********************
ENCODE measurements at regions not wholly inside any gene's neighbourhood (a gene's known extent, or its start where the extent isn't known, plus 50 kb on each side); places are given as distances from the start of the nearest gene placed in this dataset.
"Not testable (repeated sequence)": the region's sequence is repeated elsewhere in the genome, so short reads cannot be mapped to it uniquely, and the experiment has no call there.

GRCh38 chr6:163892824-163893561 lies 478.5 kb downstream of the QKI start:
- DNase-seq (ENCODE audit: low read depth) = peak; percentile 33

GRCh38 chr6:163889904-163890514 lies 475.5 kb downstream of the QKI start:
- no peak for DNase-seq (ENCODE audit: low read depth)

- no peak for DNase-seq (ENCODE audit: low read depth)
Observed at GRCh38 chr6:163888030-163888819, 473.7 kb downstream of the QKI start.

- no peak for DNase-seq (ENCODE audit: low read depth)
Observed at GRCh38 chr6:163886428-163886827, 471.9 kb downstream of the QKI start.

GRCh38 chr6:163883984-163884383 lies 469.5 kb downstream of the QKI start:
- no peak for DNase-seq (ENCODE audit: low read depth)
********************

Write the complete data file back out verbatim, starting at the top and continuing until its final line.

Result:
ENCODE measurements at regions not wholly inside any gene's neighbourhood (a gene's known extent, or its start where the extent isn't known, plus 50 kb on each side); places are given as distances from the start of the nearest gene placed in this dataset.
"Not testable (repeated sequence)": the region's sequence is repeated elsewhere in the genome, so short reads cannot be mapped to it uniquely, and the experiment has no call there.

GRCh38 chr6:163892824-163893561 lies 478.5 kb downstream of the QKI start:
- DNase-seq (ENCODE audit: low read depth) = peak; percentile 33

GRCh38 chr6:163889904-163890514 lies 475.5 kb downstream of the QKI start:
- no peak for DNase-seq (ENCODE audit: low read depth)

- no peak for DNase-seq (ENCODE audit: low read depth)
Observed at GRCh38 chr6:163888030-163888819, 473.7 kb downstream of the QKI start.

- no peak for DNase-seq (ENCODE audit: low read depth)
Observed at GRCh38 chr6:163886428-163886827, 471.9 kb downstream of the QKI start.

GRCh38 chr6:163883984-163884383 lies 469.5 kb downstream of the QKI start:
- no peak for DNase-seq (ENCODE audit: low read depth)